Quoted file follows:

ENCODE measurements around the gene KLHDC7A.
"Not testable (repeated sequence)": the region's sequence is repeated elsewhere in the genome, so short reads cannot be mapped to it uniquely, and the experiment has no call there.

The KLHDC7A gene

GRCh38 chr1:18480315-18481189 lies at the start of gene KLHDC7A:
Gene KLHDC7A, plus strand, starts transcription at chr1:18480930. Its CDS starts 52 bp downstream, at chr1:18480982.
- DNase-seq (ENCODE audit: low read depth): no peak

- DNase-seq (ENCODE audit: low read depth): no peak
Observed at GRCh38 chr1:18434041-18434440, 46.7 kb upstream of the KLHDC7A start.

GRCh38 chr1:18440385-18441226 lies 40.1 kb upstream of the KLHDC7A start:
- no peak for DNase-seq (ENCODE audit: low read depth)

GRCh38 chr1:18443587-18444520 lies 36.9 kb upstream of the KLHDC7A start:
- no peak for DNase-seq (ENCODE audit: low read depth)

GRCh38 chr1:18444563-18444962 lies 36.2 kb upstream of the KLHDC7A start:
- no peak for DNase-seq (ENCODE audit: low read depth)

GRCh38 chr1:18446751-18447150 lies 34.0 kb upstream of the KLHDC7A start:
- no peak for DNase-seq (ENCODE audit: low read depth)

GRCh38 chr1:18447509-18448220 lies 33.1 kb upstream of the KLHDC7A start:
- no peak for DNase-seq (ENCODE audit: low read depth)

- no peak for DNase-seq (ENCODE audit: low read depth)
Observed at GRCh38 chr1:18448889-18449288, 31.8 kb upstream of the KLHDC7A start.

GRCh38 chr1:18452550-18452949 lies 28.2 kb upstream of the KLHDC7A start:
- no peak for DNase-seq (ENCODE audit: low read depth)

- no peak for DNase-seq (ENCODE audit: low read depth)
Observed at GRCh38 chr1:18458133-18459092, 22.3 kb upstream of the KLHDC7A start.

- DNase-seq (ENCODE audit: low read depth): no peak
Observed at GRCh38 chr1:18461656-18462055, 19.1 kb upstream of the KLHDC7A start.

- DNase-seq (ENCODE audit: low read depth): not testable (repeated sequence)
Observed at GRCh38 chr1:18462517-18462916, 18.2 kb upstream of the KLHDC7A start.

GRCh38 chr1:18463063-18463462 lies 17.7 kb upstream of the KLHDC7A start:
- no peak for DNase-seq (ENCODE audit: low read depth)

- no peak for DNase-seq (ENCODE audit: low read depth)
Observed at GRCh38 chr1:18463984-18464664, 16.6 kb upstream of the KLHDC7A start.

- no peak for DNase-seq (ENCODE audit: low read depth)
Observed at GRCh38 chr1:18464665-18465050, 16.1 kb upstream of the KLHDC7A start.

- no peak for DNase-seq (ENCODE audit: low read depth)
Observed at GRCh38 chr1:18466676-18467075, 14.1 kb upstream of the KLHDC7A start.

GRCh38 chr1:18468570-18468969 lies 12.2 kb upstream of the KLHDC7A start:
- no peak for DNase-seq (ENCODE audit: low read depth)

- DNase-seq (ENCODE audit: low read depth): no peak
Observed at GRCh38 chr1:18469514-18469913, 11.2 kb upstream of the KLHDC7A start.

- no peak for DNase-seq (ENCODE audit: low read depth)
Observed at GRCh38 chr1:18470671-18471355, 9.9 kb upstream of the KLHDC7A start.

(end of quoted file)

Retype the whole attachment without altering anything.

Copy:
ENCODE measurements around the gene KLHDC7A.
"Not testable (repeated sequence)": the region's sequence is repeated elsewhere in the genome, so short reads cannot be mapped to it uniquely, and the experiment has no call there.

The KLHDC7A gene

GRCh38 chr1:18480315-18481189 lies at the start of gene KLHDC7A:
Gene KLHDC7A, plus strand, starts transcription at chr1:18480930. Its CDS starts 52 bp downstream, at chr1:18480982.
- DNase-seq (ENCODE audit: low read depth): no peak

- DNase-seq (ENCODE audit: low read depth): no peak
Observed at GRCh38 chr1:18434041-18434440, 46.7 kb upstream of the KLHDC7A start.

GRCh38 chr1:18440385-18441226 lies 40.1 kb upstream of the KLHDC7A start:
- no peak for DNase-seq (ENCODE audit: low read depth)

GRCh38 chr1:18443587-18444520 lies 36.9 kb upstream of the KLHDC7A start:
- no peak for DNase-seq (ENCODE audit: low read depth)

GRCh38 chr1:18444563-18444962 lies 36.2 kb upstream of the KLHDC7A start:
- no peak for DNase-seq (ENCODE audit: low read depth)

GRCh38 chr1:18446751-18447150 lies 34.0 kb upstream of the KLHDC7A start:
- no peak for DNase-seq (ENCODE audit: low read depth)

GRCh38 chr1:18447509-18448220 lies 33.1 kb upstream of the KLHDC7A start:
- no peak for DNase-seq (ENCODE audit: low read depth)

- no peak for DNase-seq (ENCODE audit: low read depth)
Observed at GRCh38 chr1:18448889-18449288, 31.8 kb upstream of the KLHDC7A start.

GRCh38 chr1:18452550-18452949 lies 28.2 kb upstream of the KLHDC7A start:
- no peak for DNase-seq (ENCODE audit: low read depth)

- no peak for DNase-seq (ENCODE audit: low read depth)
Observed at GRCh38 chr1:18458133-18459092, 22.3 kb upstream of the KLHDC7A start.

- DNase-seq (ENCODE audit: low read depth): no peak
Observed at GRCh38 chr1:18461656-18462055, 19.1 kb upstream of the KLHDC7A start.

- DNase-seq (ENCODE audit: low read depth): not testable (repeated sequence)
Observed at GRCh38 chr1:18462517-18462916, 18.2 kb upstream of the KLHDC7A start.

GRCh38 chr1:18463063-18463462 lies 17.7 kb upstream of the KLHDC7A start:
- no peak for DNase-seq (ENCODE audit: low read depth)

- no peak for DNase-seq (ENCODE audit: low read depth)
Observed at GRCh38 chr1:18463984-18464664, 16.6 kb upstream of the KLHDC7A start.

- no peak for DNase-seq (ENCODE audit: low read depth)
Observed at GRCh38 chr1:18464665-18465050, 16.1 kb upstream of the KLHDC7A start.

- no peak for DNase-seq (ENCODE audit: low read depth)
Observed at GRCh38 chr1:18466676-18467075, 14.1 kb upstream of the KLHDC7A start.

GRCh38 chr1:18468570-18468969 lies 12.2 kb upstream of the KLHDC7A start:
- no peak for DNase-seq (ENCODE audit: low read depth)

- DNase-seq (ENCODE audit: low read depth): no peak
Observed at GRCh38 chr1:18469514-18469913, 11.2 kb upstream of the KLHDC7A start.

- no peak for DNase-seq (ENCODE audit: low read depth)
Observed at GRCh38 chr1:18470671-18471355, 9.9 kb upstream of the KLHDC7A start.